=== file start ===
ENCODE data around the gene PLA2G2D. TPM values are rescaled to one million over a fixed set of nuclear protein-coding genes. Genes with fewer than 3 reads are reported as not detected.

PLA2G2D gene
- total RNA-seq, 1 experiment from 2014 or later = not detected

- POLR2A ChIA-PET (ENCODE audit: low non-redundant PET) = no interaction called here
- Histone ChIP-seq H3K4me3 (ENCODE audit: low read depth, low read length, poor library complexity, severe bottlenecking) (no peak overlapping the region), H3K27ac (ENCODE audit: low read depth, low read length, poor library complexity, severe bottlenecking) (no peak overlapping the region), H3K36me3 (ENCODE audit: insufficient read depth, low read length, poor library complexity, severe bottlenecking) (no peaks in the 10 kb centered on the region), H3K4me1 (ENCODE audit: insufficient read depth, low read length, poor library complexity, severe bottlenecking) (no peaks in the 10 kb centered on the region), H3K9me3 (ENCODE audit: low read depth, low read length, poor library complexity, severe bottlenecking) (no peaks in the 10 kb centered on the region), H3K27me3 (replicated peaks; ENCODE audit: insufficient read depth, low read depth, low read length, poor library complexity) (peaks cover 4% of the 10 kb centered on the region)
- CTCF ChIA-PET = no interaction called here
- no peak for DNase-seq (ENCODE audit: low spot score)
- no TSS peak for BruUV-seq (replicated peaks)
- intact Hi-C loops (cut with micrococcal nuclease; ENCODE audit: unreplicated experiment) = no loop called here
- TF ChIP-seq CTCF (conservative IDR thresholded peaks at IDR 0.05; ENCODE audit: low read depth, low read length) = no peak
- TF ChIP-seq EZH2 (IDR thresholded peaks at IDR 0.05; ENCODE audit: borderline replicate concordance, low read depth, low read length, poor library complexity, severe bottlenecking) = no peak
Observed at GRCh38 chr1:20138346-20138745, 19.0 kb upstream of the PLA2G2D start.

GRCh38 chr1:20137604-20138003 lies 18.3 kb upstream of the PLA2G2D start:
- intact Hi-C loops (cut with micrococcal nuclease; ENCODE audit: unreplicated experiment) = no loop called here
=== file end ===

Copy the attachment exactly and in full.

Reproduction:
ENCODE data around the gene PLA2G2D. TPM values are rescaled to one million over a fixed set of nuclear protein-coding genes. Genes with fewer than 3 reads are reported as not detected.

PLA2G2D gene
- total RNA-seq, 1 experiment from 2014 or later = not detected

- POLR2A ChIA-PET (ENCODE audit: low non-redundant PET) = no interaction called here
- Histone ChIP-seq H3K4me3 (ENCODE audit: low read depth, low read length, poor library complexity, severe bottlenecking) (no peak overlapping the region), H3K27ac (ENCODE audit: low read depth, low read length, poor library complexity, severe bottlenecking) (no peak overlapping the region), H3K36me3 (ENCODE audit: insufficient read depth, low read length, poor library complexity, severe bottlenecking) (no peaks in the 10 kb centered on the region), H3K4me1 (ENCODE audit: insufficient read depth, low read length, poor library complexity, severe bottlenecking) (no peaks in the 10 kb centered on the region), H3K9me3 (ENCODE audit: low read depth, low read length, poor library complexity, severe bottlenecking) (no peaks in the 10 kb centered on the region), H3K27me3 (replicated peaks; ENCODE audit: insufficient read depth, low read depth, low read length, poor library complexity) (peaks cover 4% of the 10 kb centered on the region)
- CTCF ChIA-PET = no interaction called here
- no peak for DNase-seq (ENCODE audit: low spot score)
- no TSS peak for BruUV-seq (replicated peaks)
- intact Hi-C loops (cut with micrococcal nuclease; ENCODE audit: unreplicated experiment) = no loop called here
- TF ChIP-seq CTCF (conservative IDR thresholded peaks at IDR 0.05; ENCODE audit: low read depth, low read length) = no peak
- TF ChIP-seq EZH2 (IDR thresholded peaks at IDR 0.05; ENCODE audit: borderline replicate concordance, low read depth, low read length, poor library complexity, severe bottlenecking) = no peak
Observed at GRCh38 chr1:20138346-20138745, 19.0 kb upstream of the PLA2G2D start.

GRCh38 chr1:20137604-20138003 lies 18.3 kb upstream of the PLA2G2D start:
- intact Hi-C loops (cut with micrococcal nuclease; ENCODE audit: unreplicated experiment) = no loop called here